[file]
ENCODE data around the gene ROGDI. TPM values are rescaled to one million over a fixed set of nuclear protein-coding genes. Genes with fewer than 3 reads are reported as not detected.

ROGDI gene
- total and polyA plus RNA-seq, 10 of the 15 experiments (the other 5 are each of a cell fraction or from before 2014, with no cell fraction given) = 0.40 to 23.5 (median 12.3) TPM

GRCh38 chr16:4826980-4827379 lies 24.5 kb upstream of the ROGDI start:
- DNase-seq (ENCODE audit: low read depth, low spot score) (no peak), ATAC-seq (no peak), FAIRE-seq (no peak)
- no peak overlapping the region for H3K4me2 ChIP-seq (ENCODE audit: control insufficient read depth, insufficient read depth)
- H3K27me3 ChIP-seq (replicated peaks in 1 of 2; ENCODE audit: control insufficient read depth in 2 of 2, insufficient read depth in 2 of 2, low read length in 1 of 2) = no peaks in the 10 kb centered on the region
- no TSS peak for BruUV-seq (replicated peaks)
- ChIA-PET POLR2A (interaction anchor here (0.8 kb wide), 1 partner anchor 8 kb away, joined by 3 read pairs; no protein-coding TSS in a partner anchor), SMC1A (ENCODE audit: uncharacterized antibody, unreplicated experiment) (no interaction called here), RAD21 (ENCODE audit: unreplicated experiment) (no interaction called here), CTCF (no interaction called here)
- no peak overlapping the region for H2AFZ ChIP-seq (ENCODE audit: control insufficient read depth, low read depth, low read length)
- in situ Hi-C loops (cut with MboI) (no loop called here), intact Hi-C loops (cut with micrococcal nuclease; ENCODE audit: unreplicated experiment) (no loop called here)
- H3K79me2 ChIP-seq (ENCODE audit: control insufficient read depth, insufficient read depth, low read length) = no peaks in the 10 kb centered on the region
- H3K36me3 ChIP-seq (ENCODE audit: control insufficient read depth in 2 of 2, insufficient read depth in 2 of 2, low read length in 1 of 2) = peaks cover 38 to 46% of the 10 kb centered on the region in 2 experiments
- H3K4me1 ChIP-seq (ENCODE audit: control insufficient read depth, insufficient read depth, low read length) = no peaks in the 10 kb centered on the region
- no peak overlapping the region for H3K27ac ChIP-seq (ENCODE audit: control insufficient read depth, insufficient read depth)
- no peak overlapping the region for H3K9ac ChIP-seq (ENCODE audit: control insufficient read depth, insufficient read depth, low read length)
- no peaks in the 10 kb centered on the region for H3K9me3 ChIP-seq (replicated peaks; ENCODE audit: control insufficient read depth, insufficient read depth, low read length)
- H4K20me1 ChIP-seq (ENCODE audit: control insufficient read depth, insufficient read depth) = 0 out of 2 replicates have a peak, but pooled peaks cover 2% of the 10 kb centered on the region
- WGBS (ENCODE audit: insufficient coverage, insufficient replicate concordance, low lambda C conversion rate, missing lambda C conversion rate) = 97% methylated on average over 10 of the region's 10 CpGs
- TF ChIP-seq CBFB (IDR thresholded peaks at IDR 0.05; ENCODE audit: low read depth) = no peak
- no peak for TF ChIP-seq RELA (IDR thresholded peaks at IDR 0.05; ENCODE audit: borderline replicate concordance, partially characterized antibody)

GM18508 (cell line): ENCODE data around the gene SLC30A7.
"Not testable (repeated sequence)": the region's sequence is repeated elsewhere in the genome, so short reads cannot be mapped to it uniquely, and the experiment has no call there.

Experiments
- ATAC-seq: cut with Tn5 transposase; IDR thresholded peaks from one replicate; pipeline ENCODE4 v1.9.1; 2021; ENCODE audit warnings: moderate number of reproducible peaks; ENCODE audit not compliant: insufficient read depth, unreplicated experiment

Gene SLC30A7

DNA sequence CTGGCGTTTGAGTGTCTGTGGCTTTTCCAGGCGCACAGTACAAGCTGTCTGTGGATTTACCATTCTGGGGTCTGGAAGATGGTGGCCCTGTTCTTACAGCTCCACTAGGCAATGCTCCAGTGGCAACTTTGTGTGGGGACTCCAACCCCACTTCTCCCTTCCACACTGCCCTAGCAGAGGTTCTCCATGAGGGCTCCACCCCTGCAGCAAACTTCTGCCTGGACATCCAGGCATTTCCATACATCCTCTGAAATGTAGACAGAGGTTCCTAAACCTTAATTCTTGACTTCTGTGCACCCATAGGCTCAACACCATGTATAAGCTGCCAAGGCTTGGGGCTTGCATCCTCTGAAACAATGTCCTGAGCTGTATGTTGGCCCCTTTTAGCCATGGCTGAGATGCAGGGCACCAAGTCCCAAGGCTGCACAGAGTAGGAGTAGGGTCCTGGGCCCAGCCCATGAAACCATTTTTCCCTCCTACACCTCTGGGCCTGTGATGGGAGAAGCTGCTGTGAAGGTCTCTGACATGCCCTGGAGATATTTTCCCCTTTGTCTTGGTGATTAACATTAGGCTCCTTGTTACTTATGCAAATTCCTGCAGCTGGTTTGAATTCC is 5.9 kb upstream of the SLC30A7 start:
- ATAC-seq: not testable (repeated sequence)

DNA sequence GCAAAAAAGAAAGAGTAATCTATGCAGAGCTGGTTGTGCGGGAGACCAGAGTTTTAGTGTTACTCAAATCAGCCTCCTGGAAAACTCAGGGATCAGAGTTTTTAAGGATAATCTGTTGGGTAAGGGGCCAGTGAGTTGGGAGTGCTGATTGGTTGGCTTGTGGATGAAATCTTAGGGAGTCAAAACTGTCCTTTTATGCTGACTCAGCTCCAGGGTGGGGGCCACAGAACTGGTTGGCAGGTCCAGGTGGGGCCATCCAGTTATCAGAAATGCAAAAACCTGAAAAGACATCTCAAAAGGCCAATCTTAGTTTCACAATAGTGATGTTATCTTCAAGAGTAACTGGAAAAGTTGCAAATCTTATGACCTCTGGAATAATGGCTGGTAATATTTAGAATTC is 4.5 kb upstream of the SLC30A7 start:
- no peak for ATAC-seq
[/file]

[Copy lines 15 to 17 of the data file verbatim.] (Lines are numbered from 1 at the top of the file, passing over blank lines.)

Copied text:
- no peak overlapping the region for H3K27ac ChIP-seq (ENCODE audit: control insufficient read depth, insufficient read depth)
- no peak overlapping the region for H3K9ac ChIP-seq (ENCODE audit: control insufficient read depth, insufficient read depth, low read length)
- no peaks in the 10 kb centered on the region for H3K9me3 ChIP-seq (replicated peaks; ENCODE audit: control insufficient read depth, insufficient read depth, low read length)